Although space is a consideration, propane autogas proponents said an on-site propane autogas dispenser is compact and easy to install when compared with other fuels. Infrastructure also uses the same pump and motor to handle a number of tanks and dispensers without changing the electrical or site requirements, allowing infrastructure to grow as fleets expand.

Perkins suggested doing a little legwork when identifying a propane retailer. “It’s important to find a company that will be a good partner for you,” he suggested. “Not all retailers are focused on the autogas market; find one that is — and one that understands your fleet and is experienced providing fleet fuel.”

4. Where will my vehicles be serviced?

Fleets need to consider where their propane autogas vehicles will be serviced. “A lot of fleets have their own garage, but a number of others use an outside service,” Perkins said. “Many outside garages are trained, so this isn’t an issue as much as it is just another detail to work out.”

When working with a fleet, Mouw with ROUSH makes a point to ask if service is provided in-house, is subcontracted, or is performed by an OEM dealer. “We ask those questions to make sure we get the proper service technicians trained prior to implementation,” he said. “We want to make the transition as seamless as possible.”

Seeking to cut fuel costs and reduce harmful emissions, the City of Edmonds, Wash., converted more than a dozen Crown Victoria police vehicles and a Public Works truck to propane autogas in 2012. Based on his experience, Mike Adams, fleet manager for the Edmonds Police Department, recommended performing service on site.

“You’ll see the best success if you do your own maintenance. Your techs know how to work on the system, you have some parts on hand, and you have the diagnostic software,” he said. “If you have to take it somewhere every time the system needs attention, you will not be happy.”

5. What will the fleet’s propane autogas usage be?

Once you know where to fuel vehicles, it’s important to think about how much fuel you will need. “The number of cars you fuel will determine how much propane autogas your fleet is going to need — and the size of your refueling infrastructure,” Walters said. “It’s important to ensure a fleet has enough propane autogas supply to meet their needs. For example, it probably doesn’t make sense to have 100 vehicles with only a 1,000-gallon tank, but that 1,000-gallon tank might be ideal for a 10- or 15-vehicle fleet.”

Adams offered another fueling tip for fleets that plan to have a dispenser on site: “Make sure you have a user-friendly dispenser; at first, ours was not,” he said. “Now our fuel controls for gas and diesel also control the propane dispenser. It’s a huge improvement!”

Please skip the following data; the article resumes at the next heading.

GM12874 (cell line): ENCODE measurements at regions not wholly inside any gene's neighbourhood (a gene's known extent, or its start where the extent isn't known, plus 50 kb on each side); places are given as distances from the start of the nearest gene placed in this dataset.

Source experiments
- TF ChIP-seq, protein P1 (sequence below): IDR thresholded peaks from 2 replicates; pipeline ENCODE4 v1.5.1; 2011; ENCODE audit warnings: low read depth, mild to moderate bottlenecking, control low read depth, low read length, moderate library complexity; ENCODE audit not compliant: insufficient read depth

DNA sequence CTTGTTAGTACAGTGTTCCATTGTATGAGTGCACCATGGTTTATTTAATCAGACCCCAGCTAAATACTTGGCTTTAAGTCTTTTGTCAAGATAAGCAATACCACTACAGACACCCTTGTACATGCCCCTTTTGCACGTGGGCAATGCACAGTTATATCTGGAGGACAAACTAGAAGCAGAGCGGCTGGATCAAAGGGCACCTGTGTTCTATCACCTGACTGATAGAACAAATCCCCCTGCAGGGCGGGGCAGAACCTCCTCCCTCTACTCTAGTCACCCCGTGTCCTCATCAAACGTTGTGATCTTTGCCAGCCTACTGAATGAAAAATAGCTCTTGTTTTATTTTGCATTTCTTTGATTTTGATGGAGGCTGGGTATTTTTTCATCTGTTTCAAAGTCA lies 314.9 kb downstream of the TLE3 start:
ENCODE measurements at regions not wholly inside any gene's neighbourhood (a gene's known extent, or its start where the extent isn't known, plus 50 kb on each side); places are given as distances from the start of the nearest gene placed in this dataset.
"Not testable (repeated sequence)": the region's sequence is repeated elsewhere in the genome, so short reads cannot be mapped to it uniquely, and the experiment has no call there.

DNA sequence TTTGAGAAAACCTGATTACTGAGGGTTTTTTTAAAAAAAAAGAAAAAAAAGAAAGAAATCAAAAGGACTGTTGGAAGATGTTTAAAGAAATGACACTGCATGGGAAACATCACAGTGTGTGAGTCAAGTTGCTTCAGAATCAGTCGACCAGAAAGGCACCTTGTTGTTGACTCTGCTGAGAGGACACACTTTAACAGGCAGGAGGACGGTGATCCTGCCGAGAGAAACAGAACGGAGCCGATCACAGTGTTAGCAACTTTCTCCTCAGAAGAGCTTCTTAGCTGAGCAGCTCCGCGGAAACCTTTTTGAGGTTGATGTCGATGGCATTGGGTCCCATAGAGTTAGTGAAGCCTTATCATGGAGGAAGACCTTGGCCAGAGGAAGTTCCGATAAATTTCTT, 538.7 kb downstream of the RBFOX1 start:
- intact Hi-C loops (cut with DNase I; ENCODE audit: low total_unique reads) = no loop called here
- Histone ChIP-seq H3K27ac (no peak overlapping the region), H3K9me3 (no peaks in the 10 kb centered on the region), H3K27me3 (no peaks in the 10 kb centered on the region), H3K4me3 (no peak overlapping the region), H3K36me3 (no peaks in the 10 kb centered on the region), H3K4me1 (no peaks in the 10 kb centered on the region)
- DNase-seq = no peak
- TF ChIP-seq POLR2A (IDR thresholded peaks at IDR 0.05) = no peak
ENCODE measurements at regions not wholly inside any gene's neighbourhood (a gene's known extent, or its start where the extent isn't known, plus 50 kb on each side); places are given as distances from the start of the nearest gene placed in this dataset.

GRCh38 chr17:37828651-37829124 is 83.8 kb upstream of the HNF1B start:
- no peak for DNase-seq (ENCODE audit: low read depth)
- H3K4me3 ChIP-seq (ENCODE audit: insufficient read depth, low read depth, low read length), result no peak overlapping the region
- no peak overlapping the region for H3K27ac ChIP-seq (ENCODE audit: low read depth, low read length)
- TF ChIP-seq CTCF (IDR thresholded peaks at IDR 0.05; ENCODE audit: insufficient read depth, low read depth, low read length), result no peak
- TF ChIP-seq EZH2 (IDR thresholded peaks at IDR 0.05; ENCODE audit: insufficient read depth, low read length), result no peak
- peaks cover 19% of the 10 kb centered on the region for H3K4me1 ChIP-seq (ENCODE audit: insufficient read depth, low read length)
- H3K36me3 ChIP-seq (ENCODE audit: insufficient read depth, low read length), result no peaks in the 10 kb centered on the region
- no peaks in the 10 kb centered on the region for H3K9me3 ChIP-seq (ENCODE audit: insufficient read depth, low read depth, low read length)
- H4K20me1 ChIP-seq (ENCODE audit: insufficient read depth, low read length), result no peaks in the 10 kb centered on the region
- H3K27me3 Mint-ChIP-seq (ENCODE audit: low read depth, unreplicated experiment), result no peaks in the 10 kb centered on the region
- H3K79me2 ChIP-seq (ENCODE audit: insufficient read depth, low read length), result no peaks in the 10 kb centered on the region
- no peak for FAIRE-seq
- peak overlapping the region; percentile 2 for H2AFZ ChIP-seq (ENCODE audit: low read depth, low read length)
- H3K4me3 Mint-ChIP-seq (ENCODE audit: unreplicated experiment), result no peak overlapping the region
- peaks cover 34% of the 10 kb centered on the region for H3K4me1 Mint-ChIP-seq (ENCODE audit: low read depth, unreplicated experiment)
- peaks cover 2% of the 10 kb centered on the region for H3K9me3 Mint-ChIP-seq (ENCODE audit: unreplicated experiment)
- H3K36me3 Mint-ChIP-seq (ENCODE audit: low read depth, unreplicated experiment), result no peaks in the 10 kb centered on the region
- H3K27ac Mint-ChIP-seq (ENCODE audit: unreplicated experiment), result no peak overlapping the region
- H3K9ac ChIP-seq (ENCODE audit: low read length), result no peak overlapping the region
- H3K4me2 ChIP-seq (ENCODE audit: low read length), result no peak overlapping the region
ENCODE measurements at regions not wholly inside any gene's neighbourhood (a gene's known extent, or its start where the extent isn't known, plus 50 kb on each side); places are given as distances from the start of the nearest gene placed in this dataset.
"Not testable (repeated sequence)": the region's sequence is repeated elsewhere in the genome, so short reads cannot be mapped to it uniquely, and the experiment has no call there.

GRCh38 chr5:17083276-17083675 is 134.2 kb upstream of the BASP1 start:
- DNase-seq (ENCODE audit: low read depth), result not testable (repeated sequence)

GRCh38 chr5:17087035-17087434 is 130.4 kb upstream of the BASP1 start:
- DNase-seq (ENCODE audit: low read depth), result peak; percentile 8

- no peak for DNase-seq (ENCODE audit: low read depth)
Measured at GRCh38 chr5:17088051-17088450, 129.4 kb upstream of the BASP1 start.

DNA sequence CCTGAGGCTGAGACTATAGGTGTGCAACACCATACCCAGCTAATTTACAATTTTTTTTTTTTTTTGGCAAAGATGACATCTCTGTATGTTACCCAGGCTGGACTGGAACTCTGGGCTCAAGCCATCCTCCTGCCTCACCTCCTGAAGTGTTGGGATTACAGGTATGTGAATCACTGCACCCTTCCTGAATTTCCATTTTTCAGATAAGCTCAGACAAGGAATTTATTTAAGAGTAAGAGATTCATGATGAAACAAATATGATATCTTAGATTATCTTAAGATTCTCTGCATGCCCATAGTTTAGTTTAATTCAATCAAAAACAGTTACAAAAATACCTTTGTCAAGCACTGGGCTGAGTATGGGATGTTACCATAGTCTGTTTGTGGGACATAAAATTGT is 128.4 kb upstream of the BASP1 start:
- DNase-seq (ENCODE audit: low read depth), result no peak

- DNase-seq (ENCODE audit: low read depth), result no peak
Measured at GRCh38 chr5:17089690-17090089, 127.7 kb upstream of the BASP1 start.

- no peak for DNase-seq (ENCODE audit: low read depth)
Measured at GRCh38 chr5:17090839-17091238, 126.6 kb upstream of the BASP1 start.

6. Who should I talk to?

Consulting with people who have first-hand experience can be the most efficient way to quickly get answers to a number of questions. Fortunately, there are several sources fleets can consult.

Perkins said talking to fleets that currently run propane autogas-powered vehicles is the perfect place to start.

“Professional fleet managers speaking to other professional fleet managers seem to be the most efficient and effective way to get answers you need,” Perkins said.

“Certainly, they can come to PERC, and we’ll direct them to a number of other credible sources including propane retailers, equipment providers, and other users," he added.

Bart Humble, captain, Homeland Security, Sandy Springs (Ga.) Police Department, is one such fleet manager. In 2012, the City of Sandy Springs’ Police Department converted 25 of its Ford Crown Victoria police cruisers to run on propane autogas. His advice? Consult multiple sources to get a well-rounded picture of how to implement a propane autogas program.

“Internal sources can provide information about financial questions concerning costs, payback time, etc. External sources can answer your equipment, maintenance, and logistics questions,” he said. “Consult with primary vendors such as fuel suppliers, fueling station contractors, conversion centers, and vehicle manufacturers. Alternative energy associations, governmental agencies, and similar agencies with experience in propane conversion fleets can help, too.”

Mouw recommended working with a manufacturing partner, as the company can often see the bigger picture. “We can connect the dots for fleets,” he said. “From infrastructure to training, we’ll help them understand the whole picture. It’s a complex thing to put all those pieces in place.”

Beeks said the U.S. Department of Energy’s (DOE) Clean Cities program also provides a wealth of information on alternative fuels. “Clean Cities provides links to many of these vendors as well as information on grants and rebates, both federal and state,” he said.

Thanks to a DOE Clean Cities/National Park Initiative grant, Mammoth Cave National Park in Kentucky operates propane autogas buses and pickups. Bobby Sanders, maintenance mechanic for the park, said his first step was to consult local safety codes and regulations. “It’s an important step to keep all employees safe,” he said.